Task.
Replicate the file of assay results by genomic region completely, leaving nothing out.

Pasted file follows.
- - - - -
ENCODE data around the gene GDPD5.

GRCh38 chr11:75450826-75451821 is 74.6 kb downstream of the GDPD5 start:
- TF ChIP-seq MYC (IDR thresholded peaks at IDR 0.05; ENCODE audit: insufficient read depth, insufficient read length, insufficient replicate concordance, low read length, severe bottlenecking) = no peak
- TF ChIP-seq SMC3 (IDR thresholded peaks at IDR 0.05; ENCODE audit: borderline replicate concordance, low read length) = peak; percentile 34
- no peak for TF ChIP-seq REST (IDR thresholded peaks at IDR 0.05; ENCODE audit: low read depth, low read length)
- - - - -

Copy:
ENCODE data around the gene GDPD5.

GRCh38 chr11:75450826-75451821 is 74.6 kb downstream of the GDPD5 start:
- TF ChIP-seq MYC (IDR thresholded peaks at IDR 0.05; ENCODE audit: insufficient read depth, insufficient read length, insufficient replicate concordance, low read length, severe bottlenecking) = no peak
- TF ChIP-seq SMC3 (IDR thresholded peaks at IDR 0.05; ENCODE audit: borderline replicate concordance, low read length) = peak; percentile 34
- no peak for TF ChIP-seq REST (IDR thresholded peaks at IDR 0.05; ENCODE audit: low read depth, low read length)